OUTSIDE ZAWIYAH, Libya (Reuters) - Libyan rebels sought to ease fuel shortages in their newly won territory west of the capital Tripoli on Saturday, releasing stockpiles from a refinery they seized from Muammar Gaddafi’s forces three days ago.
Heavy fighting for Zawiyah, a strategic city on the coastal highway 50 km (30 miles) west of Tripoli, cut off regular deliveries for several days but truckloads of fuel have now arrived at petrol stations around the area.
Drivers formed long queues to refuel at petrol stations adorned with rebel flags. “We are free, we are free,” shouted one driver, Fawzi Qabas, as he waited hours to refill.
“Today for the first day we got 40,000 litres from the refinery in Zawiyah,” said Bashir, who runs a petrol station on the main road from Zawiyah to Sabratha further west.
“I drove our fuel truck to the refinery to refill. Supplies are fine now,” he said, showing two full underground tanks at his petrol station decorated with rebel flags.
The refinery’s capture was seen as a strategic blow to Gaddafi’s forces, which had relied on the plant for fuel.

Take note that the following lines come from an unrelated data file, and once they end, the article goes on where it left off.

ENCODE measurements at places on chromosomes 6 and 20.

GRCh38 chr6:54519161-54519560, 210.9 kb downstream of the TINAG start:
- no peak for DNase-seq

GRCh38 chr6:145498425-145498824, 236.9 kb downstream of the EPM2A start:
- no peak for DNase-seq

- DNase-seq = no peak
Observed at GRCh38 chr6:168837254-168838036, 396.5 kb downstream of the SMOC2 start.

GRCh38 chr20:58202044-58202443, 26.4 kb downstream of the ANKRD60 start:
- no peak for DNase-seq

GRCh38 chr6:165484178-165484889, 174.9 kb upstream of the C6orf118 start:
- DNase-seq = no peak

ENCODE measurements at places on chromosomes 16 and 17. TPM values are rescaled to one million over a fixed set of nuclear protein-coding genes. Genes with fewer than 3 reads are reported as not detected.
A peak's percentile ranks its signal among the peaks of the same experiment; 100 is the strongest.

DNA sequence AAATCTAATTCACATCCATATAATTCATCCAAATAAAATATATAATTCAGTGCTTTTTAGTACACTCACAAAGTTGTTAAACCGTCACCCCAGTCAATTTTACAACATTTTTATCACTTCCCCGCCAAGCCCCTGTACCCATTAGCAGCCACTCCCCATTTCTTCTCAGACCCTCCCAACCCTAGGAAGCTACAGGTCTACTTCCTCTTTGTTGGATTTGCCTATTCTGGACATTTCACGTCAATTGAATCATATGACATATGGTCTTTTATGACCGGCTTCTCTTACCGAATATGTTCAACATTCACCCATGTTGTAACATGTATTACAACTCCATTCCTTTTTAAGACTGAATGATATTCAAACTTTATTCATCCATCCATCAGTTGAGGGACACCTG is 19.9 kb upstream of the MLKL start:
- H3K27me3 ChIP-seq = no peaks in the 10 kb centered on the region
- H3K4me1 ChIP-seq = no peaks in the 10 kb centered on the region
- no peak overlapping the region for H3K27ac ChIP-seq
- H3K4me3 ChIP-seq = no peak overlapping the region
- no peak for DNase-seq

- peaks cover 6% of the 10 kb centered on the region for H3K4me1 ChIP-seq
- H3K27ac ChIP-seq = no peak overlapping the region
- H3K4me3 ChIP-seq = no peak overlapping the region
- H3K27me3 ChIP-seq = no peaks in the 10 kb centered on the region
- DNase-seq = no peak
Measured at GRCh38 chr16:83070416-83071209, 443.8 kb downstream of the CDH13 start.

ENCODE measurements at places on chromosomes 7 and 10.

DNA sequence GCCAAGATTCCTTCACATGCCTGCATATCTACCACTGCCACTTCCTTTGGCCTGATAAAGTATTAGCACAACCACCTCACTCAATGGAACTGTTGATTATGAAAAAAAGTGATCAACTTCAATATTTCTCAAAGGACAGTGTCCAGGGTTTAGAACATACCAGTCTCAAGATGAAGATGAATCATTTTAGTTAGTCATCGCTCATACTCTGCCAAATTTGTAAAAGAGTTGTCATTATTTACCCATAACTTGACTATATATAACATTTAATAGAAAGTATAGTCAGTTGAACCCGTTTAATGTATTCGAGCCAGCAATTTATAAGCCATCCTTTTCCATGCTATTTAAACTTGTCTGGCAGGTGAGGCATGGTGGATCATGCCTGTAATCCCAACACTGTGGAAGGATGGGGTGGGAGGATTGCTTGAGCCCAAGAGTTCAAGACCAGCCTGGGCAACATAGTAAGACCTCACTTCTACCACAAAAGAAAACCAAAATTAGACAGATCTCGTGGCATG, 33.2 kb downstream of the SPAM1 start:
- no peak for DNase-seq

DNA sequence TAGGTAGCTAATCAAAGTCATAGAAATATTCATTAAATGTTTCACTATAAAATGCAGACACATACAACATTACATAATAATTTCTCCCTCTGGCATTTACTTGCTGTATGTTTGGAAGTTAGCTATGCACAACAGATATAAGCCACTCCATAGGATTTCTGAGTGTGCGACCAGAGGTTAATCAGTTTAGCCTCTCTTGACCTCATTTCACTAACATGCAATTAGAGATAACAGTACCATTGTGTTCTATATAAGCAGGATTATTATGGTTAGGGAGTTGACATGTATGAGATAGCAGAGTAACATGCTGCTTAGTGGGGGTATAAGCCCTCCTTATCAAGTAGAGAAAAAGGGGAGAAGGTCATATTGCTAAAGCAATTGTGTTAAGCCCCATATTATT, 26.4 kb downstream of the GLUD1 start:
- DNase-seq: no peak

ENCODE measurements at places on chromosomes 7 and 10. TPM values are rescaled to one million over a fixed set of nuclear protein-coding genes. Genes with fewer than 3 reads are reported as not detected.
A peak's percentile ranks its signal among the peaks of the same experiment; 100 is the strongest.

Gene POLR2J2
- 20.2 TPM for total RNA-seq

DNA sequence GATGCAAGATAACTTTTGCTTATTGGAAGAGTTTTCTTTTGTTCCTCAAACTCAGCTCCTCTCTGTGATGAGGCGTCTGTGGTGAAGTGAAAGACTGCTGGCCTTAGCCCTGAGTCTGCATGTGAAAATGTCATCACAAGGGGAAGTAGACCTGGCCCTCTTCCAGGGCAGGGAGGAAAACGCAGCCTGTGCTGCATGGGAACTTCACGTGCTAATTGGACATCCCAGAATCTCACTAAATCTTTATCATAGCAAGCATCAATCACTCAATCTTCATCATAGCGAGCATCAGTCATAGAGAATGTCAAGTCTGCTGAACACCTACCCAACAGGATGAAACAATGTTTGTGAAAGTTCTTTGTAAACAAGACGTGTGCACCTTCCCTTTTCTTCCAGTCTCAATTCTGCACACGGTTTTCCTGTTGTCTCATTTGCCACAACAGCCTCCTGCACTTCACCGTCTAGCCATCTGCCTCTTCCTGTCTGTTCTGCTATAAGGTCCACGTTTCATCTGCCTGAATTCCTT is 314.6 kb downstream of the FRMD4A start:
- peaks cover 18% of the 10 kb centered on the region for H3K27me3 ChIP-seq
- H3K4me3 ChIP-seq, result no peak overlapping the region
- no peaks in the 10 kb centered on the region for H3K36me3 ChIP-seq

Rebels have extended their control over Zawiyah, but pro-Gaddafi forces continue to shell parts of the city and are expected to launch counter-attacks to retake it.
Many residents had stayed indoors for days as fighting dragged on in the city and several other parts of the coastal strip in the past few days.
For many, being able to get out and buy fuel seemed a relief.
“I waited four hours but finally we now have petrol,” said Mohammed, a driver at the top of a two-lane queue stretching back for a kilometer.
Rebels said the refinery was not running when it was captured from Gaddafi forces on Wednesday, but added that it appeared largely undamaged as most of the fighting inside the complex was with light weapons.
At another petrol station near Zawiyah, staff tried to fix the fuel pump while drivers waited in scorching heat on the main road.
“I am sure Gaddafi forces destroyed the pump when they retreated,” said Mahmoud Jumaa, a driver. “They want to destroy the Libyan people.”
Editing by Richard Valdmanis in Tunis and Maria Golovnina in London